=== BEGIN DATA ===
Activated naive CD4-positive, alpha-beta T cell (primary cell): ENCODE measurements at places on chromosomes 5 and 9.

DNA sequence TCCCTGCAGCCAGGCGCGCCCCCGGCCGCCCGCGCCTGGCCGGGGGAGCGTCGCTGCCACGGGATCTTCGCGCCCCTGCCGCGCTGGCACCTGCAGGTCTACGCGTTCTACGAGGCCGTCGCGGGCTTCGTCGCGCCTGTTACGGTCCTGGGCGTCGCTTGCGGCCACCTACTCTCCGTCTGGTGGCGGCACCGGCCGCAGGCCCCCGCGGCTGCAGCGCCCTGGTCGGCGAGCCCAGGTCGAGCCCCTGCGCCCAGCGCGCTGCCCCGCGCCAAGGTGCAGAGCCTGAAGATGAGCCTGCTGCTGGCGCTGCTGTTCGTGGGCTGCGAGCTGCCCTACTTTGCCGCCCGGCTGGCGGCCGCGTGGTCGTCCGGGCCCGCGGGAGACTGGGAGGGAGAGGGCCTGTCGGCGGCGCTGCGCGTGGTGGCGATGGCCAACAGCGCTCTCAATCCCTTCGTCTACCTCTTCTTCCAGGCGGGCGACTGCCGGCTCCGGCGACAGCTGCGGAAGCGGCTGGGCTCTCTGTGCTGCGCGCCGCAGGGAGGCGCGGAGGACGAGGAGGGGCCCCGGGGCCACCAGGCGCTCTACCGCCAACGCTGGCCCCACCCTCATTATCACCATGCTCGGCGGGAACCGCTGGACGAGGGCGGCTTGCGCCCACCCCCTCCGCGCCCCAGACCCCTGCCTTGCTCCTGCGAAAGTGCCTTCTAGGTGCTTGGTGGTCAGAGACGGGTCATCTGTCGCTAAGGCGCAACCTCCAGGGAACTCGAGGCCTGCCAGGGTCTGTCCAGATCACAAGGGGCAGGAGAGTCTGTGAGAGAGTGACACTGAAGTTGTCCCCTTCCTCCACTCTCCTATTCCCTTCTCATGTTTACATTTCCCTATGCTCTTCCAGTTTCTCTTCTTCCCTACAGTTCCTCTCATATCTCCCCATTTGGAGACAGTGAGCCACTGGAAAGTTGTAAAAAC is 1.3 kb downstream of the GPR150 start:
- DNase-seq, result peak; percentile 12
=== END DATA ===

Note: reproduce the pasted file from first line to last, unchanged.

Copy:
Activated naive CD4-positive, alpha-beta T cell (primary cell): ENCODE measurements at places on chromosomes 5 and 9.

DNA sequence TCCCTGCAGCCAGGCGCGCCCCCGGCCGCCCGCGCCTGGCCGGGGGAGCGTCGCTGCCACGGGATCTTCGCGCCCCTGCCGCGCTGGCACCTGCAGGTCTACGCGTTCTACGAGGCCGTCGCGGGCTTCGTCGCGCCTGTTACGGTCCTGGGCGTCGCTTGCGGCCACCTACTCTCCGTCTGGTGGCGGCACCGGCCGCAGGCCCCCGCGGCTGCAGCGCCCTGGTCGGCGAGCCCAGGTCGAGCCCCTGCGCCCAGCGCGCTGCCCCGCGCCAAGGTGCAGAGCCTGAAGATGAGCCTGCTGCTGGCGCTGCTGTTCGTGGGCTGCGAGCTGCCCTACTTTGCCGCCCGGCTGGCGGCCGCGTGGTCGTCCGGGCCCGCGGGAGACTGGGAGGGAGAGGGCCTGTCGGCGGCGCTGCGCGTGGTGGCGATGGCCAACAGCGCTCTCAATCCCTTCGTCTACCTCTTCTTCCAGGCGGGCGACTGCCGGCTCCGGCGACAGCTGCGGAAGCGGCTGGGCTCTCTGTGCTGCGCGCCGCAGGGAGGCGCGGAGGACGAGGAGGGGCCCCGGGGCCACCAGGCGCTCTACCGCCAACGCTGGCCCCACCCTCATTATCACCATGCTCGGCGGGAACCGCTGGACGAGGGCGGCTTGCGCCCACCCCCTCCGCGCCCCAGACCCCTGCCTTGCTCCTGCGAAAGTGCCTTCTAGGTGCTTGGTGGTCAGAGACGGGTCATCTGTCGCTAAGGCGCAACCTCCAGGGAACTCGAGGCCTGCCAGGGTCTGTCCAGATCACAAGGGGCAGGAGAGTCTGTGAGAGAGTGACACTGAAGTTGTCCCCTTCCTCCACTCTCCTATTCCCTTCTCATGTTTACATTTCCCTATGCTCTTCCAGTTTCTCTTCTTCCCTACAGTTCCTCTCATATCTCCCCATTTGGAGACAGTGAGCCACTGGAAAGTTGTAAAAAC is 1.3 kb downstream of the GPR150 start:
- DNase-seq, result peak; percentile 12